“Defenders of the Realm” is similarly Manowar-ish, and while it’s not quite as ambitious as “Thor”, it hits nearly as hard, Osborne shrieking along just as proudly to the consistently fantastic riffs. “Tomb of the Unknown Soldier”, on the other hand, is even more ambitious than “Thor”, and hits even harder, possibly the best song here, and one of my favorite songs in all of power metal. It’s a three-part epic nearly seven minutes in length, the three parts being named in the original demo as “Requiem”, “The Seventh Gate”, and “The Resurrection”. “Requiem” starts off with a fantastic riff and blasts off again into epic Manowar-ish territory, grandly stomping into “The Seventh Gate”, which is a soft, warm acoustic passage with some cheesy narration and then some harmonized coos by Osborne, which sounds like nothing more than a beautiful lullaby, and might be my favorite part of the album. It quickly explodes into “The Resurrection” with some fantastic shrieks by Osborne and some of the best shredding I’ve ever heard by Shellberg on lead guitar. This piece has a slightly darker, more Fates Warning vibe to it, fading out with an ominous acoustic solo that closes out the epic perfectly.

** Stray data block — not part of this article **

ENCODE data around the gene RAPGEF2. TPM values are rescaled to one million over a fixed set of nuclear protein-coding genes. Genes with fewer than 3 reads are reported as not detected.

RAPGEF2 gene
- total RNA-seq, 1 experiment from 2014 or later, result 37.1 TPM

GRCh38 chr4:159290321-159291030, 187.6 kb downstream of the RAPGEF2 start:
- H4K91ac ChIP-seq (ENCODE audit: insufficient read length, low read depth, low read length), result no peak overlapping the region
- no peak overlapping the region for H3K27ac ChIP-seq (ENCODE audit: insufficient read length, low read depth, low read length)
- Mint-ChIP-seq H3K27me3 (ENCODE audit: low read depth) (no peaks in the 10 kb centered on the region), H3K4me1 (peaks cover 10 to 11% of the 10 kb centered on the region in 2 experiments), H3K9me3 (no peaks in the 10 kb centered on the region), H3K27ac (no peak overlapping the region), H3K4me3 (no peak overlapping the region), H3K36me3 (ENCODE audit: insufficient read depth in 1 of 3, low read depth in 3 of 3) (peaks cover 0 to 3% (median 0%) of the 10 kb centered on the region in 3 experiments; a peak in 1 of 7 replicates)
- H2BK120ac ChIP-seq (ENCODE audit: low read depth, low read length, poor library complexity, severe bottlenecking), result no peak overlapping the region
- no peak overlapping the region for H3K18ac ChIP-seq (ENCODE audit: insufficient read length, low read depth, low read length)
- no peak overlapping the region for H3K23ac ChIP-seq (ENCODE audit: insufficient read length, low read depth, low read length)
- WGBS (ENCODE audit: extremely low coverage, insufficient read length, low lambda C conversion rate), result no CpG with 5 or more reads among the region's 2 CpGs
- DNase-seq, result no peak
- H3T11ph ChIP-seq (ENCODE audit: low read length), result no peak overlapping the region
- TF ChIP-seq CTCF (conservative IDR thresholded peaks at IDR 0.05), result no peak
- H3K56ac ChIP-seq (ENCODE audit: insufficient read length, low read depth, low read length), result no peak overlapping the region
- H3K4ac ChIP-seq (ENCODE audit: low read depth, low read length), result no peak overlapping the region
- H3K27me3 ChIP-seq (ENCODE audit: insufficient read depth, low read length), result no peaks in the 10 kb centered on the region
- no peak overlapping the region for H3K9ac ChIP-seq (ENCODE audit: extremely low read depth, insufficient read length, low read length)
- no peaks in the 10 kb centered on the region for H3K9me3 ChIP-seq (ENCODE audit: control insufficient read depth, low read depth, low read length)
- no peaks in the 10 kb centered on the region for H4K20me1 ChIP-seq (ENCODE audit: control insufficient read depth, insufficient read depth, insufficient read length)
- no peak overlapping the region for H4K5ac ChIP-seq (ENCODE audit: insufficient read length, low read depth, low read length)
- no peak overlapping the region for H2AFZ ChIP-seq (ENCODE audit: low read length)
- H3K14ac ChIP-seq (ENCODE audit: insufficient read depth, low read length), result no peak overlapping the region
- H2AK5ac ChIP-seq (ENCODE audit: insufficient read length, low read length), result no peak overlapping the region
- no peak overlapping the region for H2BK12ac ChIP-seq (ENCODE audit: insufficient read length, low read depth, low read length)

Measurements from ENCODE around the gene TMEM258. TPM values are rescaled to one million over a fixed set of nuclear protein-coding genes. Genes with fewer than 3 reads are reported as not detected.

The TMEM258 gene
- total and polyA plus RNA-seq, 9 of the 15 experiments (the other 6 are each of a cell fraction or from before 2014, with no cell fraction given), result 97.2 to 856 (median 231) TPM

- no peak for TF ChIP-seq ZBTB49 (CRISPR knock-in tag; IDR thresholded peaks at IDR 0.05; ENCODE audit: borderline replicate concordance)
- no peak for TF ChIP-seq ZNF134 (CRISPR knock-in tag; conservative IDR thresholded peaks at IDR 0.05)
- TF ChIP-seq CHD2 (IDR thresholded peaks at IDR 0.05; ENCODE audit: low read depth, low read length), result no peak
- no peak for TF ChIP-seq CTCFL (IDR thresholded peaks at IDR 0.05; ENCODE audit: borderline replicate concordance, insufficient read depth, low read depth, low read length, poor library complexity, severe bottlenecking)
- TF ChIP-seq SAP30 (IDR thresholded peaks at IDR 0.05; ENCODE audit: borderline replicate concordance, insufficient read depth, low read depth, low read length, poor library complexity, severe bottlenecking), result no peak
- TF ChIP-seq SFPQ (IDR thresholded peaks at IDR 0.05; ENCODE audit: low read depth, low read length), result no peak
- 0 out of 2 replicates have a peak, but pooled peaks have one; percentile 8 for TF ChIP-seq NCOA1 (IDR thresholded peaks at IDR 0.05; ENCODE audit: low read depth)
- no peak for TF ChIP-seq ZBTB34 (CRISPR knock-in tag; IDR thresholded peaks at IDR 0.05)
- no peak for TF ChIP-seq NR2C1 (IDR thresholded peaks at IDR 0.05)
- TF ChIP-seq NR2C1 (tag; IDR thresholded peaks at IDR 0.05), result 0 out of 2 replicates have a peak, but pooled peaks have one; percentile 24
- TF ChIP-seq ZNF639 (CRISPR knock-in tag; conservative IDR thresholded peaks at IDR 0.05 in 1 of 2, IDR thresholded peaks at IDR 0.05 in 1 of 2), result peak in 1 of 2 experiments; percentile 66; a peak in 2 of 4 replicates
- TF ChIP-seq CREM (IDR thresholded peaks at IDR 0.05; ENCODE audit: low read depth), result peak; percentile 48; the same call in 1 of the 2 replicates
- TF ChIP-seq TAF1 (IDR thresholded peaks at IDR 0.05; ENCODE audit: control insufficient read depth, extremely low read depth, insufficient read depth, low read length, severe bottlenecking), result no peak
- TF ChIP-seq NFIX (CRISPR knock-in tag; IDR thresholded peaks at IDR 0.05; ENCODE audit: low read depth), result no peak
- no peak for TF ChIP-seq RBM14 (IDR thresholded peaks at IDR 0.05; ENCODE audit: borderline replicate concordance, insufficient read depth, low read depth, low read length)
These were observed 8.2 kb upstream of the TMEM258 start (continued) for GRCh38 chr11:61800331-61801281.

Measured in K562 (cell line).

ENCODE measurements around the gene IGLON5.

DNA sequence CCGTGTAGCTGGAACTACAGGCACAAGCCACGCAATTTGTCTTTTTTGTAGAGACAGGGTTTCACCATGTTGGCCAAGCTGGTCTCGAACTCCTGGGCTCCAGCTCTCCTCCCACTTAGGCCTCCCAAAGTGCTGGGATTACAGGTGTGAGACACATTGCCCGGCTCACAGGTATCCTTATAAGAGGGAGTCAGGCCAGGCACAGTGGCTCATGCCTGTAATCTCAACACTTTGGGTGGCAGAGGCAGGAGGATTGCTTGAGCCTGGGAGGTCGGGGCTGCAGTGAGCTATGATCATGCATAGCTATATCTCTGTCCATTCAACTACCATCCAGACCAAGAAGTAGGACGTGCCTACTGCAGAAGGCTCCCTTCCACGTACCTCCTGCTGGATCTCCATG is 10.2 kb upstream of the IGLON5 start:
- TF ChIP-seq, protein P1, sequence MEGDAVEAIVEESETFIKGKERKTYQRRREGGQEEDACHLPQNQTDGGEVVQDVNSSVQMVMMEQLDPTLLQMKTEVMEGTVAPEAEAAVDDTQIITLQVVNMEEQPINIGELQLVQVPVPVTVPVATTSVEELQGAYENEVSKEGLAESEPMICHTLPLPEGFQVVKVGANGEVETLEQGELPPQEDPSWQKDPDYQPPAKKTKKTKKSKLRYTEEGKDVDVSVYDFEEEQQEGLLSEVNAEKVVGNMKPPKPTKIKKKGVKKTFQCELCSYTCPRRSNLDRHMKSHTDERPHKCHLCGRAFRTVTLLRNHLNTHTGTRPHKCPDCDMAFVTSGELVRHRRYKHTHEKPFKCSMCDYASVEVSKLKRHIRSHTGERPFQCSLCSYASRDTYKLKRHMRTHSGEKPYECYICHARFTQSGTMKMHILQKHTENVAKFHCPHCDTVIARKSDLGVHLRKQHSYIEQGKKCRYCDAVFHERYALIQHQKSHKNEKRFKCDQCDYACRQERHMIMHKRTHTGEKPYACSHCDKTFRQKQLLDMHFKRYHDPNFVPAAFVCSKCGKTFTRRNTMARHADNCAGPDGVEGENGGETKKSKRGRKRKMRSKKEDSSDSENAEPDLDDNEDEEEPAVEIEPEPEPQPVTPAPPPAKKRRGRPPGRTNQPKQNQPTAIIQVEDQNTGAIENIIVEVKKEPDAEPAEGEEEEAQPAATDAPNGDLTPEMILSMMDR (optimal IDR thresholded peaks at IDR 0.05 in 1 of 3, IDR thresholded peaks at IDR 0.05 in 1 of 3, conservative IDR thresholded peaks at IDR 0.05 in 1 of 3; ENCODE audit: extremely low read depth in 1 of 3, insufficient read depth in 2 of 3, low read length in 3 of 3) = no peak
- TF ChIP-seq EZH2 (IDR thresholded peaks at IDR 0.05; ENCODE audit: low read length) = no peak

“Beckoned With a Call”, is, as I’ve said, a bit different in atmosphere than the three other songs originally from the Defenders of the Realm demo. It’s strange, arcane, and dissonant, but no less fantastic in execution, changing riffs often, and breaking in the middle of the song for a haunting acoustic passage that never fails to send to chills down my spine. (Which is ironic, considering Osborne’s opening line in it is “Rush of cold around my spine”). It gives the feeling of some ancient, epic Lovecraftian horror that the singer is warning of. This is definitely another high point of the album. The song breaks into a lead guitar solo thereafter, before ending with a very unsettling riff that is perfectly complemented by Osborne shrieking, “Your fate is seeeaaalllleeeddd!!!!!!!”.